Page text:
Tuesday, July 5, 2022

Intrinsic trait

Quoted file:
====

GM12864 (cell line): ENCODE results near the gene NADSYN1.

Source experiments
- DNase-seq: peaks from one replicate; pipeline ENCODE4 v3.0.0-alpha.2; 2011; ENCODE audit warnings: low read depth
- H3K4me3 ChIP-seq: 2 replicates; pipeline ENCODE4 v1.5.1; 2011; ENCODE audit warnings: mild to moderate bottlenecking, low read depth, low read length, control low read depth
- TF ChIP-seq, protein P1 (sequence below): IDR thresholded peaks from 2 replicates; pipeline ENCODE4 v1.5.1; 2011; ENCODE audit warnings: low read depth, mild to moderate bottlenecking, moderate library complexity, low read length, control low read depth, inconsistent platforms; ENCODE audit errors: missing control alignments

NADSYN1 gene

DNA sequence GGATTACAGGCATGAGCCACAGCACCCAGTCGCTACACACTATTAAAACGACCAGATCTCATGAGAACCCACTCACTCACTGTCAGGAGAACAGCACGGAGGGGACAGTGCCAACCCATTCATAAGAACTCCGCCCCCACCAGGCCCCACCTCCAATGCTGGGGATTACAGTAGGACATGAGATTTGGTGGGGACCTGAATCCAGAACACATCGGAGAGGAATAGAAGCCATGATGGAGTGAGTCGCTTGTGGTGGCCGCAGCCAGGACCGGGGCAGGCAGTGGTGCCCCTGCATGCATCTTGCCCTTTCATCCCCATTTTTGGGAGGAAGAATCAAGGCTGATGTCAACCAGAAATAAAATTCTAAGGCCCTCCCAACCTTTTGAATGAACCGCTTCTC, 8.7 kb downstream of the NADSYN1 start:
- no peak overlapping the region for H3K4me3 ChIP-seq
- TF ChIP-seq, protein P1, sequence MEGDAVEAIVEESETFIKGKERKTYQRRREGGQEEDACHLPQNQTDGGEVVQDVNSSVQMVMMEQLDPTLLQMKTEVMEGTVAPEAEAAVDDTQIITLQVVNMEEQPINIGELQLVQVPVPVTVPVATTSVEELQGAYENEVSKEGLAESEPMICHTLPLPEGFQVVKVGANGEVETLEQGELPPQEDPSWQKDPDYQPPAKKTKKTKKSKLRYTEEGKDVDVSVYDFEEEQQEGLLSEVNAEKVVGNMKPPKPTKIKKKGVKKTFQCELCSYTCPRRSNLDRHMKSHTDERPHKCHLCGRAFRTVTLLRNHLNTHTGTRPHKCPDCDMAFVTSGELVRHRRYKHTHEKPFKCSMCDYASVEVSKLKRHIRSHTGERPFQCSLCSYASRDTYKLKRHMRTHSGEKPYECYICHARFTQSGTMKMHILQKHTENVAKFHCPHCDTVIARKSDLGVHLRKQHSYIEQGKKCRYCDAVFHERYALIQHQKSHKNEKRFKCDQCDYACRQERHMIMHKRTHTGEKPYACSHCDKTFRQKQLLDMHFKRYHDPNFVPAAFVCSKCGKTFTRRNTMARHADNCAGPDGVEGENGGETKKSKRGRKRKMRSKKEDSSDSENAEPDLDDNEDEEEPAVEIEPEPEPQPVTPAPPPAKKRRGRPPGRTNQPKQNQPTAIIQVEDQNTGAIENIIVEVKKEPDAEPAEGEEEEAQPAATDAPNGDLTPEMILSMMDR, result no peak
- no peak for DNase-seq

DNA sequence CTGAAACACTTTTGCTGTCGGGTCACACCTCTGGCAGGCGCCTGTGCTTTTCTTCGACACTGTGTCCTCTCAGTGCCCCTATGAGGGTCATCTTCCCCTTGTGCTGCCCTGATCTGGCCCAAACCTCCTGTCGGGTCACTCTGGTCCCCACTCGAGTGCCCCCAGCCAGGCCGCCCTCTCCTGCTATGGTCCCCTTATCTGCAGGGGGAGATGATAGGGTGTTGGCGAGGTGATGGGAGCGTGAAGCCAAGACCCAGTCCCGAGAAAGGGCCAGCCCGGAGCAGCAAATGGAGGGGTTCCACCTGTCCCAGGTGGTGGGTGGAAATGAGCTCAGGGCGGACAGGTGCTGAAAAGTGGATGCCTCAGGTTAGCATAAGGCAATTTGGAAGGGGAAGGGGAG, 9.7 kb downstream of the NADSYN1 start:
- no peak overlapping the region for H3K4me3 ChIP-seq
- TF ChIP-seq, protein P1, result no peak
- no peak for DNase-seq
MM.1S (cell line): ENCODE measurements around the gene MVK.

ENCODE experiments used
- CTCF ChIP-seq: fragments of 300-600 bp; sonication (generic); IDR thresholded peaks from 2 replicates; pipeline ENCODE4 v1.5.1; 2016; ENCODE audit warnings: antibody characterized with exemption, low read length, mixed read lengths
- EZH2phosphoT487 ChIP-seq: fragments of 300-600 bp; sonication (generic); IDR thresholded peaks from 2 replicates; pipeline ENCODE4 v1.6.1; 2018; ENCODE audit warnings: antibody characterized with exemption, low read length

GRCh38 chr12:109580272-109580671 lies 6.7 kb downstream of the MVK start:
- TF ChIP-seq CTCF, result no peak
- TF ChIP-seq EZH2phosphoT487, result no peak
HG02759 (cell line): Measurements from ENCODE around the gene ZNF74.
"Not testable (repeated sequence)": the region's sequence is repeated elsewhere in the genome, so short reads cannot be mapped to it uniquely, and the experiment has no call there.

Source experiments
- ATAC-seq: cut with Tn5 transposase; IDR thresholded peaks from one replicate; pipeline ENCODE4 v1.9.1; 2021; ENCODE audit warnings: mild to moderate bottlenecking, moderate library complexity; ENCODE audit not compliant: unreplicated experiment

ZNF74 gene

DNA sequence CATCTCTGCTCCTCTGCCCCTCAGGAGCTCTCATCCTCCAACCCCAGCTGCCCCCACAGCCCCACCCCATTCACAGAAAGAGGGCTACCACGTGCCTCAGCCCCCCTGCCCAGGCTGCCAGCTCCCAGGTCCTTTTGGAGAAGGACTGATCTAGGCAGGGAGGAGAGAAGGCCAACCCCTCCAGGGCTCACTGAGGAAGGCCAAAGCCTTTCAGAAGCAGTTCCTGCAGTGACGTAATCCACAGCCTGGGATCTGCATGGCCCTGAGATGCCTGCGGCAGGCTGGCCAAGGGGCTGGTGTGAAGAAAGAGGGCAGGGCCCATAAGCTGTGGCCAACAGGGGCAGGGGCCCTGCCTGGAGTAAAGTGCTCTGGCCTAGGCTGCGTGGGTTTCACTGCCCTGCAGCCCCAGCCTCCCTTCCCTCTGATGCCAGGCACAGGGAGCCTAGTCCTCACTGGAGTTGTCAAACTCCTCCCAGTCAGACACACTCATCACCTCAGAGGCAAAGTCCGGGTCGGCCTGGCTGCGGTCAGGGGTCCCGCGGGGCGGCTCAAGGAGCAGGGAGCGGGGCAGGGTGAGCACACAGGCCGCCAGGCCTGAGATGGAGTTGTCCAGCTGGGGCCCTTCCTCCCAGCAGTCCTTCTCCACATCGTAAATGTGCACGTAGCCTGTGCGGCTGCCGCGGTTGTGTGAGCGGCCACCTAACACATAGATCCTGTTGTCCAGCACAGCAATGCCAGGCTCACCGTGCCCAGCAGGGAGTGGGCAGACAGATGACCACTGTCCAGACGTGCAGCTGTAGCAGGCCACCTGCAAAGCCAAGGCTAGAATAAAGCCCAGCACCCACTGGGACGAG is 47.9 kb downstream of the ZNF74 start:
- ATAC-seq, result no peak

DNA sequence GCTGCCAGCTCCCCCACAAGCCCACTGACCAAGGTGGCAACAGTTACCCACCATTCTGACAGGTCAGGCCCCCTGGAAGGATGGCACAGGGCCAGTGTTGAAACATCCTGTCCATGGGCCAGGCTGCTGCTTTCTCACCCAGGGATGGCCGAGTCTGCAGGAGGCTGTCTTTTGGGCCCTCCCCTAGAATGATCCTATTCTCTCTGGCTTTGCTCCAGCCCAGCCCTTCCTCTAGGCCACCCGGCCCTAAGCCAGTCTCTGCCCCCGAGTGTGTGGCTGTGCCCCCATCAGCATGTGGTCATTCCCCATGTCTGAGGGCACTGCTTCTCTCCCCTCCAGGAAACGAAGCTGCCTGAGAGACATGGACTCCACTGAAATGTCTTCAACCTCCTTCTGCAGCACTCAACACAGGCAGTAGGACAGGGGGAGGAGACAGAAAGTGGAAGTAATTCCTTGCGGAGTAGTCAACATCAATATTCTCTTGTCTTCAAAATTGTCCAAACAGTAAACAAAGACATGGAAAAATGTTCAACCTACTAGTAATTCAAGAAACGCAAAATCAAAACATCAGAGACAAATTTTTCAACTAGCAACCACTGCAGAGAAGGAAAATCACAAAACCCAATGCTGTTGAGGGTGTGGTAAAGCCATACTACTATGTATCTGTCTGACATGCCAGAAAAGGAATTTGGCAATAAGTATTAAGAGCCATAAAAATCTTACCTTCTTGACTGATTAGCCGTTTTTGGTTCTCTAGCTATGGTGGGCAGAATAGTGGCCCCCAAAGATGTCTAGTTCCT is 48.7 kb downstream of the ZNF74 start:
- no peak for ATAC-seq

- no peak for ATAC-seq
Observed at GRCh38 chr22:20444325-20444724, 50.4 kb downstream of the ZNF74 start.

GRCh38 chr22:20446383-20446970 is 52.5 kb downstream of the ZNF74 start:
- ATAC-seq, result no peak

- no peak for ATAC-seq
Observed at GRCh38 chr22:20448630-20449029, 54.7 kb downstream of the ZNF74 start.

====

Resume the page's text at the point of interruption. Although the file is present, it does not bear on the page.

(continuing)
It is sad but true, that the politics of divide and hate continues to flourish in India, a country which once prided itself as a secular, multi-cultural, multi-linguistic and multi-religious society where tolerance had so long kept the diverse character vibrant. Whether it be the caste wars in the cow belt or communalism in north India and casteism also in some north Indian states, Indian politics has earned an unsavoury reputation. Caste and communal politics being part of the way of life at it may; becomes a natural course to run when politics is played out. In this, communal and caste politics is being played by almost all political parties but to varying degrees. If thousands were killed during the anti-Sikh pogrom in 1984 after the assassination of Indira Gandhi, supposedly by Hindus a.k.a. Congress workers or sympathisers; a few thousand muslims were also killed during the 2002 Gujarat pogrom. These serve to remind of a famous Sherlock Holmes story about ‘the dog that did not bark’. Holmes solves the mystery by surmising that the murderer was known to the watchdog. In a like manner, what is being witnessed in India are scores of attacks, verbal and physical, on Muslims and Christians of the country. Yet, the watchdogs- those who rule the country and its law and order machinery – seem to have heard nothing. Recent communal clashes and stone-pelting and arson, in which several people, including policemen, were injured in MP, Rajasthan and UP are worrisome signs. On April 10, communal violence was reported in Gujarat, Madhya Pradesh, Jharkhand, and West Bengal. The provocations and resultant reactions have been the causes that has sparked communal embers. This has become the order of the day after 2014, when the notion of pluralism has been subjected to constant bombardment by groups and leaders of political parties, who were once described as fringe elements. Today, thanks mainly to the abuse of authority and browbeating media into submission, the fringe they have become mainstream. On the other hand, the entire machinery and polity have been used to defame, dislodge and discredit secularism and unity in diversity and the once liberal community comprising of all who believe in a pluralistic and democratic India, have today been pushed to the fringes. Today in India, the media has become drum beaters and by that, become accomplices in muzzling democratic freedom. A case in point, unconfirmed allegations of conversion fraud became headline in some electronic media. Later all these were proved to be half truths. Whatever be the arguments or counter-arguments, the lurking apprehension felt among minority communities in India cannot be dismissed outright especially since some ministers including some MPs of the ruling government have not been censured for their provocative utterances. In a parliamentary and constitutional democracy, the role of the opposition is vital. Today, the opposition in India are at loggerhead with each other and that itself is a serious concern against checkmating authoritarianism.

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